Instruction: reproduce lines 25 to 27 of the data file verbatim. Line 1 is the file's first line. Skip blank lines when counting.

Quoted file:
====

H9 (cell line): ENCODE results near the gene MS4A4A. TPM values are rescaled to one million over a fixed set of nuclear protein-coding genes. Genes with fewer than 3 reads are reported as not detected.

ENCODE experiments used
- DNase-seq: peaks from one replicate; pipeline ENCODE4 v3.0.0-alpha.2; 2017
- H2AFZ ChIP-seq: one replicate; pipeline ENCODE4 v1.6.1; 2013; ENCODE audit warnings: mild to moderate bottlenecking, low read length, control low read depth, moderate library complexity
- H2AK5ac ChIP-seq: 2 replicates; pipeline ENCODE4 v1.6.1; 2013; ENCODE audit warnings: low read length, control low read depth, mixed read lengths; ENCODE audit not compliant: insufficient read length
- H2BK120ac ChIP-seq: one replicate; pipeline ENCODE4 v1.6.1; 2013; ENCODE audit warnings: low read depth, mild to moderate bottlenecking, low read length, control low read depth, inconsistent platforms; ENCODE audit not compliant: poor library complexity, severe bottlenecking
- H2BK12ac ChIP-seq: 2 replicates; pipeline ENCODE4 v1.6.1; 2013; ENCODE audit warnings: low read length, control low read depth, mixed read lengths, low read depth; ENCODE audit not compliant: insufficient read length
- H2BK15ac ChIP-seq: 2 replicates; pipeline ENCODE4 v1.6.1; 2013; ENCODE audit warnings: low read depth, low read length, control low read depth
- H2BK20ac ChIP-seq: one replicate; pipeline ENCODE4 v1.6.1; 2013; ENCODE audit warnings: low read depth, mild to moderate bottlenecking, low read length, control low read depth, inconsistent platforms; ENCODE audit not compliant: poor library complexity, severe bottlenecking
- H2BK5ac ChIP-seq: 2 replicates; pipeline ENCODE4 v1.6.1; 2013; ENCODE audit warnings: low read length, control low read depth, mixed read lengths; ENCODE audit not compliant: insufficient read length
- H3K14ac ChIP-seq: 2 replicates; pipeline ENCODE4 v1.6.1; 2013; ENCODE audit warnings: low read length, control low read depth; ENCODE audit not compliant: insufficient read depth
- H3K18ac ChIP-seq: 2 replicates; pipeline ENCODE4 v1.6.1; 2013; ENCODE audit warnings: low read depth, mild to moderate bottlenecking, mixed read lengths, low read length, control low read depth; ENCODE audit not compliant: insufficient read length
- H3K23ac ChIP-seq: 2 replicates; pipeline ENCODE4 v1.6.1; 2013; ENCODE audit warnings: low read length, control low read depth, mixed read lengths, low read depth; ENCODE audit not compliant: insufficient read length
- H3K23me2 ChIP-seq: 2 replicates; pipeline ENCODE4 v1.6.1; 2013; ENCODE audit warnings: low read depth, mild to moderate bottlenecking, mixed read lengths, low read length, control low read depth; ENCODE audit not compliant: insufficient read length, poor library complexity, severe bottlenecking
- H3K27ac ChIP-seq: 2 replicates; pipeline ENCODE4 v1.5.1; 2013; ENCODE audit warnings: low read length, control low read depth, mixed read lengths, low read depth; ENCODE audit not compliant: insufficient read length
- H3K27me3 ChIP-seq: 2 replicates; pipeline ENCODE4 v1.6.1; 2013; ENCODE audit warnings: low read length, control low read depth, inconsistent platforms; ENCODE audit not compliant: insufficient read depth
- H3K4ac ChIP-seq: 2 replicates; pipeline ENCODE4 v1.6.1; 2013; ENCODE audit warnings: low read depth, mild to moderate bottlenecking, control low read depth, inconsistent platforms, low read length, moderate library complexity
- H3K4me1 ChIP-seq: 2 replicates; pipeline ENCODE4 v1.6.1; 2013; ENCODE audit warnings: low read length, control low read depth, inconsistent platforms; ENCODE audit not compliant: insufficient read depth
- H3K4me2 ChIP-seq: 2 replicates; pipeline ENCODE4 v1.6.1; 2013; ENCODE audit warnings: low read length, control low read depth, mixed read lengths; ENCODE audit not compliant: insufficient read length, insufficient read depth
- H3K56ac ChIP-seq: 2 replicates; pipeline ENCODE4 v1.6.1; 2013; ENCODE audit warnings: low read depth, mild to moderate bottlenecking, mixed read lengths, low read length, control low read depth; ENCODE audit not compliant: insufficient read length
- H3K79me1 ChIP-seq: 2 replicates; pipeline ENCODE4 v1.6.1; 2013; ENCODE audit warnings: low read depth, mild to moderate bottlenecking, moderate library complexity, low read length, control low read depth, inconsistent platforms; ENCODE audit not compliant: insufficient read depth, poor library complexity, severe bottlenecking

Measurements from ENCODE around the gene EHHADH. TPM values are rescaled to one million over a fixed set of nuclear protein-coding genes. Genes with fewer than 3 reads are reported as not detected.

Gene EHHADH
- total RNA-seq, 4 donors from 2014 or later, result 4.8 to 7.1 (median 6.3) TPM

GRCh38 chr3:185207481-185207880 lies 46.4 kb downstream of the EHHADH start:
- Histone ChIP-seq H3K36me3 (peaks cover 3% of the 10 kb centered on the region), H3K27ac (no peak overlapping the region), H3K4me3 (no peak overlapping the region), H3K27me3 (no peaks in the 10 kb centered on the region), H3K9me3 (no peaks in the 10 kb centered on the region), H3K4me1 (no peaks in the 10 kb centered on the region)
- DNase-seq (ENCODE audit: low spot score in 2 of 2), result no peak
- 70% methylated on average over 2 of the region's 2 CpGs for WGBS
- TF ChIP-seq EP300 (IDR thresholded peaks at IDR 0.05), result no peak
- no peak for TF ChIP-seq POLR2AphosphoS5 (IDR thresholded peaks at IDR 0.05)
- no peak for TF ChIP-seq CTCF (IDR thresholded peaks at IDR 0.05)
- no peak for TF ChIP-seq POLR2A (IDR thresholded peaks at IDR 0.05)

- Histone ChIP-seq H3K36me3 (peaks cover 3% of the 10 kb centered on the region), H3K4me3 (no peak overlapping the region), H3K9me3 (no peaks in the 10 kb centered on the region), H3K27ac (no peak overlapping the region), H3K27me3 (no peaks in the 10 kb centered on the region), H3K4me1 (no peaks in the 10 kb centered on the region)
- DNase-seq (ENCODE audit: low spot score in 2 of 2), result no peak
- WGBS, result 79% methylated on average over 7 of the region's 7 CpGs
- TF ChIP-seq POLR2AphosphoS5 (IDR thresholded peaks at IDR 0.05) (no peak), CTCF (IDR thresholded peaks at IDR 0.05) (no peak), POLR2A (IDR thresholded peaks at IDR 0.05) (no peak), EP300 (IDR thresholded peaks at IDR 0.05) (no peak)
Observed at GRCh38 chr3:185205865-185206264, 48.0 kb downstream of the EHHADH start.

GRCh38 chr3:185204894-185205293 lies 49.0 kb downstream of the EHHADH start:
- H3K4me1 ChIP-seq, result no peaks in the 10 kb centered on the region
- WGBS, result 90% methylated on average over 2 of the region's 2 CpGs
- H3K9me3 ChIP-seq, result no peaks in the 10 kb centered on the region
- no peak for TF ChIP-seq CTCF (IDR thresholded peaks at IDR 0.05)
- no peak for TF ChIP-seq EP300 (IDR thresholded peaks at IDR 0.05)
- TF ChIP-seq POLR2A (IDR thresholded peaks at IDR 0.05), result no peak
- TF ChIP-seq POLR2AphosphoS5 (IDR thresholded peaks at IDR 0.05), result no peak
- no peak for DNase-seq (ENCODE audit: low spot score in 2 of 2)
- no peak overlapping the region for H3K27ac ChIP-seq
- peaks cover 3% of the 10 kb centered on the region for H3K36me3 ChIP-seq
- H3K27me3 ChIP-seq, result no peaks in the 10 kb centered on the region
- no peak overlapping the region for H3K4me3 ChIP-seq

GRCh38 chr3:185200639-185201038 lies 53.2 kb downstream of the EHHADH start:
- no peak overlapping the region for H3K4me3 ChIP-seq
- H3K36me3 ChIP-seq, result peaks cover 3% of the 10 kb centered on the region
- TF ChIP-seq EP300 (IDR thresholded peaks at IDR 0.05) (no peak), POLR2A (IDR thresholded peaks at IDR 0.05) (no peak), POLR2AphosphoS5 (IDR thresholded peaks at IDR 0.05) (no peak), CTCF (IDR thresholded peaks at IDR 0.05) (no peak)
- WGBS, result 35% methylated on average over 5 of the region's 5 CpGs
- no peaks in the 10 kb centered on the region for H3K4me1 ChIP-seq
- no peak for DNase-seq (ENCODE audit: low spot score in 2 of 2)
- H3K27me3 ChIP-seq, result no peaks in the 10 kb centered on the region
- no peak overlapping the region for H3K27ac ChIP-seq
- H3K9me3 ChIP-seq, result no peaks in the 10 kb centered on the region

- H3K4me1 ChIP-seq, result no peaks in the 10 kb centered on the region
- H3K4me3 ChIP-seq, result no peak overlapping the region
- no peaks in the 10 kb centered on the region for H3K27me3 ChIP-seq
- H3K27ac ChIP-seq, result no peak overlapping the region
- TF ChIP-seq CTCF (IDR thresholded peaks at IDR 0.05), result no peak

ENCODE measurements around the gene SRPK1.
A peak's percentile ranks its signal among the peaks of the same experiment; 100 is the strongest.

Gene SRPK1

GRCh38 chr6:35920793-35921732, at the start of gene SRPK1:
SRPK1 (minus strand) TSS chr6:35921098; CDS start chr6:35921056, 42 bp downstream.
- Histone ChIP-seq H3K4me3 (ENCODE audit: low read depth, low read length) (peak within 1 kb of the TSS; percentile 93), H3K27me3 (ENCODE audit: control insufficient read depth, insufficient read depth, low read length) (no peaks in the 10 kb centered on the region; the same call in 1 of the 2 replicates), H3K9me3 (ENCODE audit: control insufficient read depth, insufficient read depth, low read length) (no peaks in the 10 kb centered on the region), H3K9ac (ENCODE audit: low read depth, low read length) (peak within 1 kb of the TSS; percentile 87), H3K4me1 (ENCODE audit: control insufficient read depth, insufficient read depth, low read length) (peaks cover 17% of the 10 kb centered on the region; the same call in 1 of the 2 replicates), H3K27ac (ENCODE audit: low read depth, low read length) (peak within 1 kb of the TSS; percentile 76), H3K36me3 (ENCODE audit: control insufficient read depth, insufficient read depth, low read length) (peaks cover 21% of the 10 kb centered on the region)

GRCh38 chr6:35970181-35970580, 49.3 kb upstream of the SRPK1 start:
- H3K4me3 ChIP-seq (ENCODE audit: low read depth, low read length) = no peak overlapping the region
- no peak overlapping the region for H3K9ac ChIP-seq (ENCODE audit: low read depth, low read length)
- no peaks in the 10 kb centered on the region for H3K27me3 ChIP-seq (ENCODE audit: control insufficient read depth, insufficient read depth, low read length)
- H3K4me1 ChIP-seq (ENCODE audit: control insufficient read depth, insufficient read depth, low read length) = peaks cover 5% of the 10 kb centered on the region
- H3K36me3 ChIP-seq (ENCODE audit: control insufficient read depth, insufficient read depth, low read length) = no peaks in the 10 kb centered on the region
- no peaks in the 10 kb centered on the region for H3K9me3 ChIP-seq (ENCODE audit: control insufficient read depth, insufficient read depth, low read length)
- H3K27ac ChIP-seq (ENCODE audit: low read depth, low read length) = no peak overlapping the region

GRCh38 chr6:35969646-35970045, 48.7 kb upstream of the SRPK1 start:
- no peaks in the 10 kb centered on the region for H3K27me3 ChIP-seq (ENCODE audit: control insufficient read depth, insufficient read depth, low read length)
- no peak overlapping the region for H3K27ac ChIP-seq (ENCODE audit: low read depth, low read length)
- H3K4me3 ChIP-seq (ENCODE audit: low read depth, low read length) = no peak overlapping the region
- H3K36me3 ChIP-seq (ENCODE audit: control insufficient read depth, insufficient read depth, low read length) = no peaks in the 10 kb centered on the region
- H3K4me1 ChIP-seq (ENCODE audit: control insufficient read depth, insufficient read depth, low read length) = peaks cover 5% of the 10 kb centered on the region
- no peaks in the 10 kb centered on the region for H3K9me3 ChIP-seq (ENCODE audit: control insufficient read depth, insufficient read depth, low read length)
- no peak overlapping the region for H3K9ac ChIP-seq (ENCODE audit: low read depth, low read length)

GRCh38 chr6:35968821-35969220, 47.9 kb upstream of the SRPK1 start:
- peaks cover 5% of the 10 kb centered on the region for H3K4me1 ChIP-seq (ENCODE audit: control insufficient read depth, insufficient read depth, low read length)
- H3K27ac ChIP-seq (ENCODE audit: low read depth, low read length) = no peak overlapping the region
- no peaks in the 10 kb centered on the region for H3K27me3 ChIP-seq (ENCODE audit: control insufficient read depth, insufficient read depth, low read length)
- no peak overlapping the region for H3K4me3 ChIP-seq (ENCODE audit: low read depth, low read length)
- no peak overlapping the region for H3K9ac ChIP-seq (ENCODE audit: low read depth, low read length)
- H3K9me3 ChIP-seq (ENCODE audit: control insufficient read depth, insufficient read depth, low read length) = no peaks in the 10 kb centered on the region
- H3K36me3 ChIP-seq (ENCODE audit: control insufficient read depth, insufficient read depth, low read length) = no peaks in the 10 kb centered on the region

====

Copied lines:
GRCh38 chr3:185207481-185207880 lies 46.4 kb downstream of the EHHADH start:
- Histone ChIP-seq H3K36me3 (peaks cover 3% of the 10 kb centered on the region), H3K27ac (no peak overlapping the region), H3K4me3 (no peak overlapping the region), H3K27me3 (no peaks in the 10 kb centered on the region), H3K9me3 (no peaks in the 10 kb centered on the region), H3K4me1 (no peaks in the 10 kb centered on the region)
- DNase-seq (ENCODE audit: low spot score in 2 of 2), result no peak